Investors looking for dividend growth normally search out companies that have increased their dividend disbursements for many years. This focus makes complete sense, since a company that has a long history of increasing its dividend payments is logically more likely to continue that trend over time. Indeed, this is the reason why lists of so called “dividend achievers” and “dividend aristocrats” are so popular. (So-called ”achievers” have 10 years of consecutive increases, “aristocrats” have 25 years.)
However, by the time a company has a decade of dividend increases under its belt, the rate of dividend increases usually begins to slow somewhat. This is problematic for investors looking to build an income stream to support retirement needs, particularly if other aspects of their portfolios are held in securities lacking distribution growth, such as bonds. That isn’t to suggest that dividend growth at a long-time dividend grower won’t be material enough to outpace inflation, but that increases from the equity component of a portfolio may not be enough to make up for the lack of growth in other areas.
The paradox is that truly robust dividend growth usually happens in the first few years after a company starts paying dividends. While dividend growth in the high single digits is impressive for a long-time payer, it isn’t uncommon to see dividend increases in the 20% to 50% range, and even 100% on rare occasions. A great example of this is Dow-30 component Cisco Systems (CSCO – Free Cisco Systems Stock Report).
The technology giant started paying dividends regularly in 2011, which can be seen in the Quarterly Dividend Box. The payment started at $0.06 per quarter, leading to a somewhat modest yield. Then, in the second quarter of 2012, the quarterly dividend was increased to $0.08 per share—a 33% increase. That’s an impressive figure, to be sure, but nothing compared to the recent announcement that the quarterly dividend was going to go from $0.08 to $0.14, a 75% increase. Going back to the six cents paid in the first quarter would yield an increase of 133%! This information was reviewed in the recent Supplementary report issued by Value Line to update subscribers on Cisco’s quarterly earnings release.
So, in less than 12 months, the stock has gone from yielding under 1% to above 3%. This is nothing short of impressive, but, frankly, is not likely to repeat itself any time soon. That said, the company has made a public commitment to return cash to shareholders that, assuming continued operating success, will lead to more dividend increases. Indeed, analyst Kevin Downing projected that revenues and earnings will grow at an annualized rate of 7.5% and 9.0%, respectively, over the next three to five years (projected and historical growth rates can be found in the Rates box). Dividend increases in that range are reasonable to expect. Investors looking for a technology stock that looks like it will someday have a long history of dividend increases behind it, might want to take a look at Cisco.
The bigger question on investors’ minds, however, should be how one finds companies poised for large dividend increases. For starters, the financial strength of a company is core to its ability to pay dividends. Continuing to use Cisco as an example, it earns Value Line’s highest rating (A++) for Financial Strength, which can be found in the Ratings box. Note, too, that its debt load is reasonable at 26% of total capital (found in the Capital Structure box) and that the balance sheet has almost $50 billion of cash on it (noted in the Current Position box).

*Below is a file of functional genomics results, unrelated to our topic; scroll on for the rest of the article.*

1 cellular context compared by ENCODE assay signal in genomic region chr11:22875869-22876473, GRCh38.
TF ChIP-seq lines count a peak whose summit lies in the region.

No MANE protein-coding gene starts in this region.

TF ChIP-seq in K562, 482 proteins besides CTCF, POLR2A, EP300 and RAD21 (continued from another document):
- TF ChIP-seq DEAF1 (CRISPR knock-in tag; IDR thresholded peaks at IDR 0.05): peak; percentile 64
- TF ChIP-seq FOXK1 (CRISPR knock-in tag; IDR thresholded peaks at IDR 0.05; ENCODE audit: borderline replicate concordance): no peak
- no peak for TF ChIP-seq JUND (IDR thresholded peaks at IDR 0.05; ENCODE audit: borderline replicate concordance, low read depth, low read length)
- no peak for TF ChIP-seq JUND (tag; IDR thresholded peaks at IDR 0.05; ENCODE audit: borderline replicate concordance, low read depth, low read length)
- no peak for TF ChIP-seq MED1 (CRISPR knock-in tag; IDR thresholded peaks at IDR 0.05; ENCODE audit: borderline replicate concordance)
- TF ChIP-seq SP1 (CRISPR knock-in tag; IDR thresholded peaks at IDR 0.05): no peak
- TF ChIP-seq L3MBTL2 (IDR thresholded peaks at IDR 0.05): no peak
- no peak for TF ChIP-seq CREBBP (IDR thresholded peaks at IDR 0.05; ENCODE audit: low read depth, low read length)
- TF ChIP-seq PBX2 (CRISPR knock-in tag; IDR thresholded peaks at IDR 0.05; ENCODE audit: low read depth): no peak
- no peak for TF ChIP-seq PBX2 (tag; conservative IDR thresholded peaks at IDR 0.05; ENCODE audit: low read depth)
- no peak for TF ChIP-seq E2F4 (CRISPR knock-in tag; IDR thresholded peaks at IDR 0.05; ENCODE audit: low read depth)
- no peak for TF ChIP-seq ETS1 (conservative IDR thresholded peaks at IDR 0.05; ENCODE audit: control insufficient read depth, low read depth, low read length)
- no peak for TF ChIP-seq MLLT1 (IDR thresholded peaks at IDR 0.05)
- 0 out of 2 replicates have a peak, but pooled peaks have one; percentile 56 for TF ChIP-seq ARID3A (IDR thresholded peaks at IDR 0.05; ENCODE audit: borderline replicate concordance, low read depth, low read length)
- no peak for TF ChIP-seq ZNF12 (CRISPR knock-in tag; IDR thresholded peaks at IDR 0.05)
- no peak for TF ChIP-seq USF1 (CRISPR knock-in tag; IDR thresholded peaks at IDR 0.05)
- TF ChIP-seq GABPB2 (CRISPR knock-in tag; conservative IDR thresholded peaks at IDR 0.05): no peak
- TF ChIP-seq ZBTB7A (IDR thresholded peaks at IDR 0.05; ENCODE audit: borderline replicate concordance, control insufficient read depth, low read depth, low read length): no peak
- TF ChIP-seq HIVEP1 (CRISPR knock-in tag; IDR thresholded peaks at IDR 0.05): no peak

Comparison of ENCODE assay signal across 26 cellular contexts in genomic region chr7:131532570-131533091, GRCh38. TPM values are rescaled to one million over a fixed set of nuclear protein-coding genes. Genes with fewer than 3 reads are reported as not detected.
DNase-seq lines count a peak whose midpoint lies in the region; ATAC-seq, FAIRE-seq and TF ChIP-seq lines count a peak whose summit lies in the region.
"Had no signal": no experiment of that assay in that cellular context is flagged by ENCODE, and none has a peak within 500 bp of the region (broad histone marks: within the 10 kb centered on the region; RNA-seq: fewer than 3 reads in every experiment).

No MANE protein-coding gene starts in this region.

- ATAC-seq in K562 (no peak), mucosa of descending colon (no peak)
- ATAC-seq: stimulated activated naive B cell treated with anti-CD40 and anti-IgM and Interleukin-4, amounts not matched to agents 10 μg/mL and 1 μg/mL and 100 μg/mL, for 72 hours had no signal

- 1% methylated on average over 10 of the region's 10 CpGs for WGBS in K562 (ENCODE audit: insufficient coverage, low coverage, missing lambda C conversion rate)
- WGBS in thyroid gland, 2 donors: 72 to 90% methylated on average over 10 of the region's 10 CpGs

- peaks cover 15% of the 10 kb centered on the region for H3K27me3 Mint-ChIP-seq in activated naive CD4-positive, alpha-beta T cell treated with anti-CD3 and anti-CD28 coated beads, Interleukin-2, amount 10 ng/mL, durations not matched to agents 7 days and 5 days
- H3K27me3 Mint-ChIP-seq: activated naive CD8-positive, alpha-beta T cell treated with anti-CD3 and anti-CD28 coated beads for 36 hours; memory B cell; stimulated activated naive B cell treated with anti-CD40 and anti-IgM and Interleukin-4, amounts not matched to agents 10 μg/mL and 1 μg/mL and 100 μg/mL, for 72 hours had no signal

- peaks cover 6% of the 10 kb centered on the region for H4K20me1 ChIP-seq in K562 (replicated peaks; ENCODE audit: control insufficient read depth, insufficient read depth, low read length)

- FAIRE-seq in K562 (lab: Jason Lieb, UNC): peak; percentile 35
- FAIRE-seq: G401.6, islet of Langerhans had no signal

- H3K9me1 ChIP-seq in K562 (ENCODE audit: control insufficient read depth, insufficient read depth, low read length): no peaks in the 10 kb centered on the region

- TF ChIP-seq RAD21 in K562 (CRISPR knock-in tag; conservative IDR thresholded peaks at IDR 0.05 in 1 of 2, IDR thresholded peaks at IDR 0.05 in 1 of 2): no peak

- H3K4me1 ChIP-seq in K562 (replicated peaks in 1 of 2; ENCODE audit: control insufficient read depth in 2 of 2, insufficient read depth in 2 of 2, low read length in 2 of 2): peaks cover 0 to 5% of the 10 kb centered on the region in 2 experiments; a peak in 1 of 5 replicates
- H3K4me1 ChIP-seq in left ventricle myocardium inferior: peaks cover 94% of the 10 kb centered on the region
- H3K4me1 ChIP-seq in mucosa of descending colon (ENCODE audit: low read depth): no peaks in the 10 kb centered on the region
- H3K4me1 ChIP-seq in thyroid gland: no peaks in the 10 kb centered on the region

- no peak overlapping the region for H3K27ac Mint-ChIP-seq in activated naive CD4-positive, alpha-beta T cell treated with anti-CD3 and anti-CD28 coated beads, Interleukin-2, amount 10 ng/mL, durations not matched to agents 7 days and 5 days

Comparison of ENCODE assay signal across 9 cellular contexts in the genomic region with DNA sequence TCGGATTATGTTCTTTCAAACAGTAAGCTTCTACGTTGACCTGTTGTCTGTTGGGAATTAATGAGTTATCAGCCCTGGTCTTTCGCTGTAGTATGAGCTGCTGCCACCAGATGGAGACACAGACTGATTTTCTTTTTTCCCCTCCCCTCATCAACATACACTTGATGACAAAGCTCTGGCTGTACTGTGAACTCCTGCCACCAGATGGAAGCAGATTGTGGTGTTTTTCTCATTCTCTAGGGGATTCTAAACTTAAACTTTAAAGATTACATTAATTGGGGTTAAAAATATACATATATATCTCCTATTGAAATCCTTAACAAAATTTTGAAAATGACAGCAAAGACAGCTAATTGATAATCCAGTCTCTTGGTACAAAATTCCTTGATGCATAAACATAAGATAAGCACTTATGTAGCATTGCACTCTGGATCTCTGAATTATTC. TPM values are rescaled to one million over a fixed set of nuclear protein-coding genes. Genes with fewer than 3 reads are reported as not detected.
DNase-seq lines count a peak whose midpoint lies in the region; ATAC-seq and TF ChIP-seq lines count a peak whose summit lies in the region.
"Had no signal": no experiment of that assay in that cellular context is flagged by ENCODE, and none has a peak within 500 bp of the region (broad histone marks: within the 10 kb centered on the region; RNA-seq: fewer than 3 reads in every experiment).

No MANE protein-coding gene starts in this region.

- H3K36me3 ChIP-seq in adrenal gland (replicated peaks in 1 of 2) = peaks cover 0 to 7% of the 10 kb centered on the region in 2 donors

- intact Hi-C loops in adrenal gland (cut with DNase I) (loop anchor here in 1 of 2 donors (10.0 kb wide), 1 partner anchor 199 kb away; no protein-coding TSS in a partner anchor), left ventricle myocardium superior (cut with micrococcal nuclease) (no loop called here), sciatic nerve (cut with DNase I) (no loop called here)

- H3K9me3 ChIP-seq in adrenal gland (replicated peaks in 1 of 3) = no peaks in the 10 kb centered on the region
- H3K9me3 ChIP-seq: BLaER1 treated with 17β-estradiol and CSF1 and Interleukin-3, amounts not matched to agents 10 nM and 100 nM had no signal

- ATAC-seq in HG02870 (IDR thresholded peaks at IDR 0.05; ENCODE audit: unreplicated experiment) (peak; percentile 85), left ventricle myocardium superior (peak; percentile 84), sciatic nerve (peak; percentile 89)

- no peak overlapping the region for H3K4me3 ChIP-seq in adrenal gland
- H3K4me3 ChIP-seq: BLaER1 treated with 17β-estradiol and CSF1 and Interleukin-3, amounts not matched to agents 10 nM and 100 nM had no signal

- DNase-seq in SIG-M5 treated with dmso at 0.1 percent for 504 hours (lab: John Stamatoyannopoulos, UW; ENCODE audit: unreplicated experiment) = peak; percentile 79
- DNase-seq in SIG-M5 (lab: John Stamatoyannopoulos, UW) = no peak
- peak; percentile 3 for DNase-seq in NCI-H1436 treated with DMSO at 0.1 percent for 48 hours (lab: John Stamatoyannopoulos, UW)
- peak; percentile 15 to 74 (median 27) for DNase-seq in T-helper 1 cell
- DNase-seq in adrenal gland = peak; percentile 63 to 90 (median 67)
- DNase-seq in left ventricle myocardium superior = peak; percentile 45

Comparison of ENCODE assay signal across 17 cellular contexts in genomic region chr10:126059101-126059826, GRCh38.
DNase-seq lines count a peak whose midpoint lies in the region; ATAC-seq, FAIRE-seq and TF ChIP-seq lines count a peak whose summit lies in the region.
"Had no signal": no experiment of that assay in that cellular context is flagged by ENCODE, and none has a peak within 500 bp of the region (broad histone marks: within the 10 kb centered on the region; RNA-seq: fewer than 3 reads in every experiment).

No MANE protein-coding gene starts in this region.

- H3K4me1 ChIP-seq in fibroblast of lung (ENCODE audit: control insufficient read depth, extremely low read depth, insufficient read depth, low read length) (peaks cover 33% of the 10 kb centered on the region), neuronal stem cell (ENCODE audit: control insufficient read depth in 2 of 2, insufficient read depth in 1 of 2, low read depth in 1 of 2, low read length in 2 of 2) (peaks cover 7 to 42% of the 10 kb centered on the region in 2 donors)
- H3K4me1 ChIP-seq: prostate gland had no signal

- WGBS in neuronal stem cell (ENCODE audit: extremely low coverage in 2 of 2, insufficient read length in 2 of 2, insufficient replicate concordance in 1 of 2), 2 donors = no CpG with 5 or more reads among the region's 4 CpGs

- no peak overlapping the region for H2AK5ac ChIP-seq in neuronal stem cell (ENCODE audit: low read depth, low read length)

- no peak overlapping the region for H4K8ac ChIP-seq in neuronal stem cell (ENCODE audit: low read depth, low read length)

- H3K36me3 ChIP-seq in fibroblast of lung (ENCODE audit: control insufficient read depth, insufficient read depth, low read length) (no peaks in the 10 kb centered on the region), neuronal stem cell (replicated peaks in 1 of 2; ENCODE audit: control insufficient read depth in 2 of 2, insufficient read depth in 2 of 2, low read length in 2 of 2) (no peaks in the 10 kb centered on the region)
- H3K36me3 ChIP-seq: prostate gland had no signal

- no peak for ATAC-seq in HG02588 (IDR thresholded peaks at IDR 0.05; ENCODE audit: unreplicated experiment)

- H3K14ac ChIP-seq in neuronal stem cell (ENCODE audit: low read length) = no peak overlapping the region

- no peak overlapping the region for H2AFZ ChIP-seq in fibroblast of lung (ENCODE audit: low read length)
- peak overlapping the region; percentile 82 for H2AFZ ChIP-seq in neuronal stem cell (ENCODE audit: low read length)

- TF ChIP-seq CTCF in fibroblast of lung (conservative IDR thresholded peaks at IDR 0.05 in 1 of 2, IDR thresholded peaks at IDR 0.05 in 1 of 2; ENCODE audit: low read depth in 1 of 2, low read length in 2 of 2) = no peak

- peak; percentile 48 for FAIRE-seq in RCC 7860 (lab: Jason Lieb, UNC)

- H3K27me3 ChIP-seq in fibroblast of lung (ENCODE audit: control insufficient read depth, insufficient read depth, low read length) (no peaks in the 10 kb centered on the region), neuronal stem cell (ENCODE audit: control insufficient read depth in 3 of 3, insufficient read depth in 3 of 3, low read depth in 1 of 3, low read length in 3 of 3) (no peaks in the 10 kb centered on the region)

One might pause and ask why a company with so much cash would take on any debt at all. The reason is most likely that a large portion of Cisco’s cash resides outside The United States. Repatriating that money would lead to punitive taxes. Since acquisitions are an important part of the company’s business model, and borrowing rates are at historic lows, taking on low cost debt is actually cheaper than bringing cash back to the U.S. This same dynamic is occurring at many domestically domiciled international companies.
That large cash balance, however, is another important component when seeking out new dividend payers with the potential to materially increase distributions. Clearly, companies with large cash hoards have the ability to increase dividends. They are also more likely to be pressed by investors and the media to disburse those dollars to their owners—the shareholders. This was true of fellow Dow-30 members Microsoft (MSFT – Free Microsoft Stock Report) and Intel (INTC – Free Intel Stock Report), too, before they started to pay dividends.
Note that the three examples are all from the technology industry. This is another attribute to examine. As industries mature, the most successful companies will usually get to a point where returning cash to shareholders becomes a more obvious choice, as avenues for growth become harder to find. Another industry going through this right now is cellular telephone tower owners, such as American Tower Corporation (AMT), which recently converted to a real estate investment trust—creating a legal mandate to return cash to shareholders in return for the avoidance of corporate taxation. Others in the cell tower industry are examining similar conversions.
Although there is nothing wrong with dividend growth in the high-single digits, investors looking to truly supercharge their dividend portfolios can do so by looking at freshly minted dividend paying companies. Seeking out companies with large cash balances, management support for the dividend policy, and maturing industries is a good starting point.
At the time of this articles writing, the author did not have positions in any of the companies mentioned.